Tax implications of making loans to directors
Where a family company has cash in the bank but profits have been adversely affected, the directors may take a short term loan to enable them to meet personal bills. This loan can be cleared with a dividend payment when business picks up. There are tax implications to be aware of if the loan balance exceeds £10,000, or if the loan is not repaid by the corporation tax due date.
A tax-free loan
It is possible to enjoy a loan of up to £10,000 tax-free for up to 21 months. To enjoy the maximum tax –free period, the loan must be drawn on the first day of the accounting period. If it is taken out during the accounting period, as long as it is does not exceed £10,000, it can be enjoyed tax-free, until nine months and one day after the accounting year end.
Provided the loan is for £10,000 or less, there is no benefit in kind tax to pay. If the outstanding loan balance exceeds £10,000 at any point, the director is taxed on the loan benefit.
Section 455 charge (S455)
To avoid a S455 charge, the loan must be repaid within nine months and one day of the accounting year end. This is when the corporation tax payment is due. The S455 charge is a charge on the company set at 32.5% of the outstanding loan balance. The charge is aligned with the higher dividend tax rate.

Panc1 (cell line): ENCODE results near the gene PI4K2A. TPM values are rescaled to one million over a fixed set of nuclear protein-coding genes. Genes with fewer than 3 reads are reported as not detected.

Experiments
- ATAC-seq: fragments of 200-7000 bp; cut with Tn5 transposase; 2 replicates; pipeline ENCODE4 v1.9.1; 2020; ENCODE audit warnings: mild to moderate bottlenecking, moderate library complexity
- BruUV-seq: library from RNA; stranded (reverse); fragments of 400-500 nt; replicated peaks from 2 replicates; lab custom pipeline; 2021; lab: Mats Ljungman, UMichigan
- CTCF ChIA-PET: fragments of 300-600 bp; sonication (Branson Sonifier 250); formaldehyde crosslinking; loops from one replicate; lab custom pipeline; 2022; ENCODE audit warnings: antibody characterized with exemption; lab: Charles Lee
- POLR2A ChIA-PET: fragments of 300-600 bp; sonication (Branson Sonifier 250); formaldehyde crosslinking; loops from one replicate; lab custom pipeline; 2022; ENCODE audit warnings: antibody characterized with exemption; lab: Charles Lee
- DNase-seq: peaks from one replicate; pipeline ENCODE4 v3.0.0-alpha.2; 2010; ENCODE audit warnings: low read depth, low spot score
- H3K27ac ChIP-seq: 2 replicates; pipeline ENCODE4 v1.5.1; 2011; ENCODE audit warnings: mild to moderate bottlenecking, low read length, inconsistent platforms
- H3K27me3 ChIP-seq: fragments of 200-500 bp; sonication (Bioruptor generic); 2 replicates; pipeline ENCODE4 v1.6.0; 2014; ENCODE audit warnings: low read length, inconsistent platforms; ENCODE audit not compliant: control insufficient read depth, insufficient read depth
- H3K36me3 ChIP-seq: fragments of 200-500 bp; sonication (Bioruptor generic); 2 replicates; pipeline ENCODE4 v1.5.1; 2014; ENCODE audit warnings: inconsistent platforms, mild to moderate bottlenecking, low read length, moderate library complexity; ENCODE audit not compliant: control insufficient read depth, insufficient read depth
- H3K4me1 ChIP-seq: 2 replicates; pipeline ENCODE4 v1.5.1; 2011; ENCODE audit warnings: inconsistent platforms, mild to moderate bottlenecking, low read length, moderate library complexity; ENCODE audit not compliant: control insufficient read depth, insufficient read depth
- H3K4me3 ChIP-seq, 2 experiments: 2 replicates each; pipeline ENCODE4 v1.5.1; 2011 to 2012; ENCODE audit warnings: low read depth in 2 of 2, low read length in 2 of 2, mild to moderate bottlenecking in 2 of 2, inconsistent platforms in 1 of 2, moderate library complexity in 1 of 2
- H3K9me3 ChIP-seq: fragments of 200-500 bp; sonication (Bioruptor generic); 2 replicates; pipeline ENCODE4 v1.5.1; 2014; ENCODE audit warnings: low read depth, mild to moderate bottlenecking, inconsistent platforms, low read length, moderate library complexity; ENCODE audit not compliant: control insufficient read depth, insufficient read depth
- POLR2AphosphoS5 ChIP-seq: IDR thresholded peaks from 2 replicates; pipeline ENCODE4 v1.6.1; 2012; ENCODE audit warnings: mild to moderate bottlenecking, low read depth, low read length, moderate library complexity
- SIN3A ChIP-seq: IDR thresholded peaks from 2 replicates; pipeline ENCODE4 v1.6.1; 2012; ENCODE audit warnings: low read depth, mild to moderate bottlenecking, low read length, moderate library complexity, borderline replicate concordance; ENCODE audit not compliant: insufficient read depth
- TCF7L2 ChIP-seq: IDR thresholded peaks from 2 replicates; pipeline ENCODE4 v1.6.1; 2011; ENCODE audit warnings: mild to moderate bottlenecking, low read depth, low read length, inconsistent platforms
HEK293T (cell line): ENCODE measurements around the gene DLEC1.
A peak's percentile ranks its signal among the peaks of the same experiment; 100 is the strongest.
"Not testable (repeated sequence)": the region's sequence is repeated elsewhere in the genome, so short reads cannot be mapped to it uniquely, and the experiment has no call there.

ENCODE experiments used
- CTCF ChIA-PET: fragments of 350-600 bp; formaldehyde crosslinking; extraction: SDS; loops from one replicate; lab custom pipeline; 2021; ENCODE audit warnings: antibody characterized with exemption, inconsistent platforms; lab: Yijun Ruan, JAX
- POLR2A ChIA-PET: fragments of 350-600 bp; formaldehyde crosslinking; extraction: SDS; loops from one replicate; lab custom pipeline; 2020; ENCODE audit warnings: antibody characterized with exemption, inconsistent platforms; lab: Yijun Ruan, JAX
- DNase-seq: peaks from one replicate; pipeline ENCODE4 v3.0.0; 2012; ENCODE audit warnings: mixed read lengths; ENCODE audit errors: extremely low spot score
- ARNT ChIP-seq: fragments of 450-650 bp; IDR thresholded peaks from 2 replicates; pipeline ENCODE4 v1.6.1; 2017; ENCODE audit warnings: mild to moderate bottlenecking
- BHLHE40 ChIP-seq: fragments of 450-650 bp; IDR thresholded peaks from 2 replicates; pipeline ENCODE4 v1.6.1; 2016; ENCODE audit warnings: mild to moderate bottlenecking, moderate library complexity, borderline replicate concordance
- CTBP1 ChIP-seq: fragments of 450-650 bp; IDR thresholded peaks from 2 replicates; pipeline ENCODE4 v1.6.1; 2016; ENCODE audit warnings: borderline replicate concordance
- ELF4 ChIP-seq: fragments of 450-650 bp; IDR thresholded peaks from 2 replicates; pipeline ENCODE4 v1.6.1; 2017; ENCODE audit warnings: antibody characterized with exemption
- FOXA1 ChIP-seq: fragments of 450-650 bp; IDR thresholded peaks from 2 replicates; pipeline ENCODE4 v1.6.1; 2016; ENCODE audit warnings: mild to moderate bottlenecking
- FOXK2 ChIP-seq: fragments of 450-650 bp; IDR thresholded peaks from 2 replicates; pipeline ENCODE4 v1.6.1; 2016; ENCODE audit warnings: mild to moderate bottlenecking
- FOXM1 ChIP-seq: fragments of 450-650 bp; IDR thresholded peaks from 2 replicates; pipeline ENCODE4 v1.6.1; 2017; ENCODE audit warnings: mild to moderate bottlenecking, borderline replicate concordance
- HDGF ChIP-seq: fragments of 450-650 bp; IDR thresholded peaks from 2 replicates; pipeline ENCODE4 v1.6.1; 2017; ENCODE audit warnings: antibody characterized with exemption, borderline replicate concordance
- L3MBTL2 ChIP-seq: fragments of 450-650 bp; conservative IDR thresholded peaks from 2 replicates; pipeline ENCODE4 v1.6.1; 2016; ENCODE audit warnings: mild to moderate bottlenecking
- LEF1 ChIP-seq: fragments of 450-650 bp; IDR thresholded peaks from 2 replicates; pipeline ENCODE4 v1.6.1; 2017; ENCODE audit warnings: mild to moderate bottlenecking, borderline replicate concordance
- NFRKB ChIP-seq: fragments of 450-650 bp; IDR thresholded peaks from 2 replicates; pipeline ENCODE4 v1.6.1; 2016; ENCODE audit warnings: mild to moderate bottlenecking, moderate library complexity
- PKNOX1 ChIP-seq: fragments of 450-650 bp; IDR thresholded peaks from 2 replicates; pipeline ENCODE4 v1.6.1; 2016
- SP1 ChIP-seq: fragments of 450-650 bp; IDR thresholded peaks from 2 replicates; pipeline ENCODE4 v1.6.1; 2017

If the loan is cleared by the corporation tax date, there is no S455 tax to pay. There are various ways in which the loan could be cleared; either by declaring a dividend (assuming there are sufficient retained profits) or by paying a bonus. However, there will be tax implications of these too. Unless the director can use funds from outside the company to clear the loan or will pay tax on the dividend or bonus being used to clear it at a rate which is less than 32.5%, it may be better to pay the S455 charge instead.
The S455 charge is a temporary charge which is repaid if the loan is repaid. The repayment is made nine months and one day from the end of the accounting period in which the loan was repaid. It is usually set off against the corporation tax liability for that period.
Anti-avoidance provisions apply to prevent a director from clearing the loan close to the corporation tax due date and re-borrowing the funds soon afterwards.
Benefit in kind charge
A tax charge arises on the director if the loan balance exceeds £10,000 at any point in the tax year. The charge is the difference between interest due on the loan (2.25% since 6 April 2020) and the interest paid by the director. The company must also pay Class 1A National Insurance (at 13.8%) on the taxable amount.
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